According to Statista, the price of the highest quality one-carat diamond has been increasing over time. But does this represent a good investment? Not really. We cannot assume that the price of diamonds will rise. If a new mine is found, or lab grown diamonds continue to grow in their popularity, the price can come down quite quickly.

Graph showing 1ct diamonds increasing over time

Is the value of diamonds decreasing or increasing over time?

It is impossible to tell. While the prices of wholesale diamonds fluctuate, retail diamonds will always be lower; by about 70%. Wholesale prices fluctuate on a number of factors such as advertising or the number of competitors in the market and in the supply chain.

Diamond prices soared in the years immediately after the Great Recession before starting to decline slowly from the beginning of 2012. And different diamond qualities have different prices. For example, a one carat diamond can be worth just a hundred dollars to up to $30,000.

The common myth that diamonds are a secure and rewarding financial investment was started by De Beers. You can read all about their intentional marketing strategies here. But much like other precious metals, luxury timepieces and other high-end commditities their values are not certain.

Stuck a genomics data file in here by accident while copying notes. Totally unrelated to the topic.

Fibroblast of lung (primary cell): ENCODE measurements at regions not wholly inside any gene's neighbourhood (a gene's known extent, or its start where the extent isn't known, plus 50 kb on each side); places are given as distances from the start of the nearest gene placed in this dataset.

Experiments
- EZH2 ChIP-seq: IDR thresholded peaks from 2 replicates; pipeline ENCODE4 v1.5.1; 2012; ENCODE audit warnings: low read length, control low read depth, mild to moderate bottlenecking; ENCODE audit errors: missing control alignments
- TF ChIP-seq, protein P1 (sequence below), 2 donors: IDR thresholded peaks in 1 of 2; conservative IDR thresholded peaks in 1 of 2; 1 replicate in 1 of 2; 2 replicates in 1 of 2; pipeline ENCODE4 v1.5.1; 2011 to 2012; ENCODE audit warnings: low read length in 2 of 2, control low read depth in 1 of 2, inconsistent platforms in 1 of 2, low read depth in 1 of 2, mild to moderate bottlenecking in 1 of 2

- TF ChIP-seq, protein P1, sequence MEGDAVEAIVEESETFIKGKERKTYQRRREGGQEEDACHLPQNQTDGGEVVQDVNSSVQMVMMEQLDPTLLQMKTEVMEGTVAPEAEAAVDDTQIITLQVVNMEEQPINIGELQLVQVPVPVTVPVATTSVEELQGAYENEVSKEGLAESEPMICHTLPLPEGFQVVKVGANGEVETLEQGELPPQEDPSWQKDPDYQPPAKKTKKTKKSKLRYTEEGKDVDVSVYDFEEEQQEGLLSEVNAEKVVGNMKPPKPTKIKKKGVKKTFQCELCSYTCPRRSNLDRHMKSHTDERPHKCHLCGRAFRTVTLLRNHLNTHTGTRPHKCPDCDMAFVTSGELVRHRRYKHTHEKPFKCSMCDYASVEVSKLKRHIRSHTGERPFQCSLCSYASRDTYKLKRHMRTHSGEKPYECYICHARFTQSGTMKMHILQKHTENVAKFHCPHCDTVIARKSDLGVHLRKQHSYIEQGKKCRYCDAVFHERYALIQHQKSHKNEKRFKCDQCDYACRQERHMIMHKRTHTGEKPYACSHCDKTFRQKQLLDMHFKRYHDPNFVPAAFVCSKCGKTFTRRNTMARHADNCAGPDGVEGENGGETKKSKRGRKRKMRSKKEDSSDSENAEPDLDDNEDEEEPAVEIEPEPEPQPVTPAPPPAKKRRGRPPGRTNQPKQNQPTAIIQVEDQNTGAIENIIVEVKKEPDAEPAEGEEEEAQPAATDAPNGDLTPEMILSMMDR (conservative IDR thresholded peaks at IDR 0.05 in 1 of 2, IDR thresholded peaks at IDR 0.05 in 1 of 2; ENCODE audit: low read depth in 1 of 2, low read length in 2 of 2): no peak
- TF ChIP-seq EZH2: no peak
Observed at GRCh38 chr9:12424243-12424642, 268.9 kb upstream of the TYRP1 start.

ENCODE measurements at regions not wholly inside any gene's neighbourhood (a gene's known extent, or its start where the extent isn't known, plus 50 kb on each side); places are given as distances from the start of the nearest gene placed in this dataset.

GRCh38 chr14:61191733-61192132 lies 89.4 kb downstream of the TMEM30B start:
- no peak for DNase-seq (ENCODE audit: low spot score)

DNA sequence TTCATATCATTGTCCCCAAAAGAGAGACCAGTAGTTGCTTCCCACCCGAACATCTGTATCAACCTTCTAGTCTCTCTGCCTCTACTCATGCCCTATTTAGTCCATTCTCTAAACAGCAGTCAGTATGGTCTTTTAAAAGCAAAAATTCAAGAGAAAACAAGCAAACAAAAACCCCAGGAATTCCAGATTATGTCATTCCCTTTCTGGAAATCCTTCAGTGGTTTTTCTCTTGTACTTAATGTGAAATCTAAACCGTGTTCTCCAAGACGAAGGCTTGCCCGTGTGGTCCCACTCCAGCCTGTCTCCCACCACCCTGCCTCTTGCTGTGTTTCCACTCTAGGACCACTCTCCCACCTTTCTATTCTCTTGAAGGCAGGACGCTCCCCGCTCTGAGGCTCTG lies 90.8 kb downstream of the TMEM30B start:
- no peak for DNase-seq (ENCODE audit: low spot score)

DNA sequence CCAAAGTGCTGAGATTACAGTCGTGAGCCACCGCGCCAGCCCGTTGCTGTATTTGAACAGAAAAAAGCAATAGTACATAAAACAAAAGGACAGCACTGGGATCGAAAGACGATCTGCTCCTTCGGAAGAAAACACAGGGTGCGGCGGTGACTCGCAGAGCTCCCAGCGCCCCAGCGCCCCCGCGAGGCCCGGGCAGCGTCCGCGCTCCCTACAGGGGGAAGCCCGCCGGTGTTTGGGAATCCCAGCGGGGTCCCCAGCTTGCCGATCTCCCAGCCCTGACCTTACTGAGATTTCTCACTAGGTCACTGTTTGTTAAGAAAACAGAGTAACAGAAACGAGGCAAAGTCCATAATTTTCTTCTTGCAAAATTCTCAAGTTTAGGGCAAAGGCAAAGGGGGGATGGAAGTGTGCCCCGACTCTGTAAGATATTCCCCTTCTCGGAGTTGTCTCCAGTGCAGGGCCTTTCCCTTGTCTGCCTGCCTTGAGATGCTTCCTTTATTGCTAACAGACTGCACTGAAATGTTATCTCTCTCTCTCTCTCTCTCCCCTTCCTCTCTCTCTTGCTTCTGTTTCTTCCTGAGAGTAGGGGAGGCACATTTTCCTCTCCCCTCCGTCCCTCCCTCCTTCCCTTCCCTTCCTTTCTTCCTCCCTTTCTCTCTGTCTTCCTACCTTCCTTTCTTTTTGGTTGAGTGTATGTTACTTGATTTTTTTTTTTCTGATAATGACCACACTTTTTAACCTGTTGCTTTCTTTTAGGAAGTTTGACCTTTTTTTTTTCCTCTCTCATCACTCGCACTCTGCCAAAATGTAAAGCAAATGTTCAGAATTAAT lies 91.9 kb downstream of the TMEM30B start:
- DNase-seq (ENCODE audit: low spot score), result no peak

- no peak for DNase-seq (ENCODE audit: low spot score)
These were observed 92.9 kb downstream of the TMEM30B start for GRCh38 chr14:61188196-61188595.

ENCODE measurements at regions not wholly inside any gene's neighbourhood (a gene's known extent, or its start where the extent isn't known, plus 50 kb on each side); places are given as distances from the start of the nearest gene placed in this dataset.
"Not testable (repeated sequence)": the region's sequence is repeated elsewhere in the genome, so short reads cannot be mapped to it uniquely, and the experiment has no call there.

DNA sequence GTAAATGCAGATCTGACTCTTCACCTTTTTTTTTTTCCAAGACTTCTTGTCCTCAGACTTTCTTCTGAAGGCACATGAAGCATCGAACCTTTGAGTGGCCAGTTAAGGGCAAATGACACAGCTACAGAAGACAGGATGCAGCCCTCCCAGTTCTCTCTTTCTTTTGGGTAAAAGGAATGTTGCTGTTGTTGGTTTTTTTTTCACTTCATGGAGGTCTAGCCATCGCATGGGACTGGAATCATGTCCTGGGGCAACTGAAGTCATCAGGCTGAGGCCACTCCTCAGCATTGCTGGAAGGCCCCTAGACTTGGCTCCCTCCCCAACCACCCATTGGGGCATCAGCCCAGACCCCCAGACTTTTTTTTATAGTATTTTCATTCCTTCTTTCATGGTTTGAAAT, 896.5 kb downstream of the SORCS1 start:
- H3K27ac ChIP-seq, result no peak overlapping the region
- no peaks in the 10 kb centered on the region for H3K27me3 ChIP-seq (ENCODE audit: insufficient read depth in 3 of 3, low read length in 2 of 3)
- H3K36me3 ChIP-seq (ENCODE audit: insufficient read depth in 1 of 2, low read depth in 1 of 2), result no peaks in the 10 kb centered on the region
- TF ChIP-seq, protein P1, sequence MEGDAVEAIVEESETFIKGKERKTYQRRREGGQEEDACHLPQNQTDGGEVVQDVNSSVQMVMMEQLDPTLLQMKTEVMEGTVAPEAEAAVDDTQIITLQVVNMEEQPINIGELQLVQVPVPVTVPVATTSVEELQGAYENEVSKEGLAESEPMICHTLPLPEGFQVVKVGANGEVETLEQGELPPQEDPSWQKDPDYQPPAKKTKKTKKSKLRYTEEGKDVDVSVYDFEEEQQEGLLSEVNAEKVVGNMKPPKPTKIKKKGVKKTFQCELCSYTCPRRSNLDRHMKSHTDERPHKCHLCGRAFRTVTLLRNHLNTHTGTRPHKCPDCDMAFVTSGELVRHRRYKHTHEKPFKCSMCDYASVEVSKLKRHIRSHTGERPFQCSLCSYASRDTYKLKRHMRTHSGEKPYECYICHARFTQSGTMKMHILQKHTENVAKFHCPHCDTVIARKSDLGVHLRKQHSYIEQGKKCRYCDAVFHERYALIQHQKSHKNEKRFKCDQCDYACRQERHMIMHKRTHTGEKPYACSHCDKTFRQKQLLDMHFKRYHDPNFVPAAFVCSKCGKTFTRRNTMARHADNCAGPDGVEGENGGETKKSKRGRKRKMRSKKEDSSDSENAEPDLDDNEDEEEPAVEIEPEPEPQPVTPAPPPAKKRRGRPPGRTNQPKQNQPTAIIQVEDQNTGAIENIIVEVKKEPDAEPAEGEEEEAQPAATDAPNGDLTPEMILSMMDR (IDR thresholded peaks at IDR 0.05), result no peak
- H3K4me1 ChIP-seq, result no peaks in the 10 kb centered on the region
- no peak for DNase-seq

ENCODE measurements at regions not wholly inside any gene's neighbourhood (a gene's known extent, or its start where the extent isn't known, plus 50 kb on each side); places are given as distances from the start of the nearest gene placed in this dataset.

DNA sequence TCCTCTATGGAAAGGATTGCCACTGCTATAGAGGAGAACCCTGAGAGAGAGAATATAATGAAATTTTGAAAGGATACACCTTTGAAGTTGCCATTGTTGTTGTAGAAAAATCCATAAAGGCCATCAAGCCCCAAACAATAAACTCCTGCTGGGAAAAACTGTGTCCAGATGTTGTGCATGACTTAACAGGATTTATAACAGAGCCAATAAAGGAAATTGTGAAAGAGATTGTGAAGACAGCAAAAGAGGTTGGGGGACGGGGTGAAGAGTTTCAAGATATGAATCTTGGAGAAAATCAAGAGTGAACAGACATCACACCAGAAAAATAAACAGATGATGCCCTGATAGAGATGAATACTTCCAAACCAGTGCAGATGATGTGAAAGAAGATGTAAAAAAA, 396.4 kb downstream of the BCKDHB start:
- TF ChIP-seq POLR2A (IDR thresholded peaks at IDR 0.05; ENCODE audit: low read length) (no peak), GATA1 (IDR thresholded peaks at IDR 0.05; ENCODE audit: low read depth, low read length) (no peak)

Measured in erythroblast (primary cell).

Diamonds are still an investment in your future. It is an investment into your partner — a demonstration of your love; and a moment that you will cherish.

So why don’t traditional jewellers sell lab grown diamonds?

Most mined diamond dealers are deeply established in the traditional techniques of selling diamonds and are unwilling to upset the apple cart by giving plainly advantageous prices associated with lab grown diamonds.

Offering lab grown diamonds alongside mined diamonds would most likely encourage buyers to choose the former, causing shops to lose sales of mined diamonds in their inventory — where they make the most money. When customers are informed of the numerous advantages of lab grown diamonds, and the ethical headaches that mined diamonds bring, the decision to acquire and resell diamonds will become more obvious.